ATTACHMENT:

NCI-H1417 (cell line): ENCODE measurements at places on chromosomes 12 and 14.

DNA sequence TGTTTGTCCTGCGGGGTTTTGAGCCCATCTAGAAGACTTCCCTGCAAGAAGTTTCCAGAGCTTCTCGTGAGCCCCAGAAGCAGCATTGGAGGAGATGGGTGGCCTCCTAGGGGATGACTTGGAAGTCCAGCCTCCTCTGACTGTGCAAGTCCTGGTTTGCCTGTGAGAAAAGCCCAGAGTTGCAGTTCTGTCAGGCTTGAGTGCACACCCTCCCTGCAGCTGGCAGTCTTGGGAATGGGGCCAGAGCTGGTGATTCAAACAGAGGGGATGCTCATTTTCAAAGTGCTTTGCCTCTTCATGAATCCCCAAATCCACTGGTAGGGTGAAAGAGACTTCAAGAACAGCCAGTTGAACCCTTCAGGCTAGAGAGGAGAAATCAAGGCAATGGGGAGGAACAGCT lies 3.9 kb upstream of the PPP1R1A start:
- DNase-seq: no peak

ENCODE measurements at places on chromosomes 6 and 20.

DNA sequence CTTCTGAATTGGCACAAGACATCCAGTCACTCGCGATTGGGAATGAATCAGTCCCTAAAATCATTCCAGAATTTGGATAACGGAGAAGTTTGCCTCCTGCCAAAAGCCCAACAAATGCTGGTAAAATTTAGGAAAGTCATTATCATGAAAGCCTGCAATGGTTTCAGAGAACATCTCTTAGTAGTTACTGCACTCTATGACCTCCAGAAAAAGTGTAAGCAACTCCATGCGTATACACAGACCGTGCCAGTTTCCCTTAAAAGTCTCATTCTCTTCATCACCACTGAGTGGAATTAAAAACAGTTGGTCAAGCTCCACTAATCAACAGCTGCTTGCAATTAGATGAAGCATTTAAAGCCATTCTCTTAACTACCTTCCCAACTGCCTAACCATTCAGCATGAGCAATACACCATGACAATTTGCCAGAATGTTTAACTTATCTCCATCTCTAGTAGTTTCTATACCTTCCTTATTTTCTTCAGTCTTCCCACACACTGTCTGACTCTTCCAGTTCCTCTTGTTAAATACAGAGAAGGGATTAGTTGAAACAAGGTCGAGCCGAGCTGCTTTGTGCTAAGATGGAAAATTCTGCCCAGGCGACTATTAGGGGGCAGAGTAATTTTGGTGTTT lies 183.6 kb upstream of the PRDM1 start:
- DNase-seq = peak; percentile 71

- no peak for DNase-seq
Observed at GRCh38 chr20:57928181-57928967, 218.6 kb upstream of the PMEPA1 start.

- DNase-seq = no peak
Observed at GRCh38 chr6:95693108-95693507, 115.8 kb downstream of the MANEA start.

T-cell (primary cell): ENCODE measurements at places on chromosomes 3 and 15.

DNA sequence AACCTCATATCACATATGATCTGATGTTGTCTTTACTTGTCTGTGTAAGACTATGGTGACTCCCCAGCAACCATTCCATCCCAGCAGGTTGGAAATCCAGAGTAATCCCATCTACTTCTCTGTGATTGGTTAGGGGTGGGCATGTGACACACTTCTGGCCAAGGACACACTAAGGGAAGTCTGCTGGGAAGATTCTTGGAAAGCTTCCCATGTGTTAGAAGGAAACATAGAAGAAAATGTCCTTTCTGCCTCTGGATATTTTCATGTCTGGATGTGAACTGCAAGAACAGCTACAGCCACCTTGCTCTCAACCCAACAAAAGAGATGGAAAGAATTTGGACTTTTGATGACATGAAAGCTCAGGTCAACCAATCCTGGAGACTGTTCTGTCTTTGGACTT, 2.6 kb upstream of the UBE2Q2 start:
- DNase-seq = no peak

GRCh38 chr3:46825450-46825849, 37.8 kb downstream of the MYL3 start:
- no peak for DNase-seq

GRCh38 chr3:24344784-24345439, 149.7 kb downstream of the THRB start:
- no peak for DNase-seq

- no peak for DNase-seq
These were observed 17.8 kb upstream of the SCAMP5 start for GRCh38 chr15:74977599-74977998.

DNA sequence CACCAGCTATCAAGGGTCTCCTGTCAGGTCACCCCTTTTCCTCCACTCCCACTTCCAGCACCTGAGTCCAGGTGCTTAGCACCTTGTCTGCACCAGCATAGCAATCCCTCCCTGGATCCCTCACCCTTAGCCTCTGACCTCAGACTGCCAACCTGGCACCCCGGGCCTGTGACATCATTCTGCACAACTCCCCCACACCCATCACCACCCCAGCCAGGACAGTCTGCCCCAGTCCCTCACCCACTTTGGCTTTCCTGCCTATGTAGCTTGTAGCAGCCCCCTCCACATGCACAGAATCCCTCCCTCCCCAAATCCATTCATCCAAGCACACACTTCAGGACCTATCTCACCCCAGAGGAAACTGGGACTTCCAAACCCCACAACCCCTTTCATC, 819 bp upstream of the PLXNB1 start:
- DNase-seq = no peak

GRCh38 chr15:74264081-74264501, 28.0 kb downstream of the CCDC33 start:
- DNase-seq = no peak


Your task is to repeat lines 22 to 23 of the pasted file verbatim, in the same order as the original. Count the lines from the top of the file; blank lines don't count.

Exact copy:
GRCh38 chr15:74264081-74264501, 28.0 kb downstream of the CCDC33 start:
- DNase-seq = no peak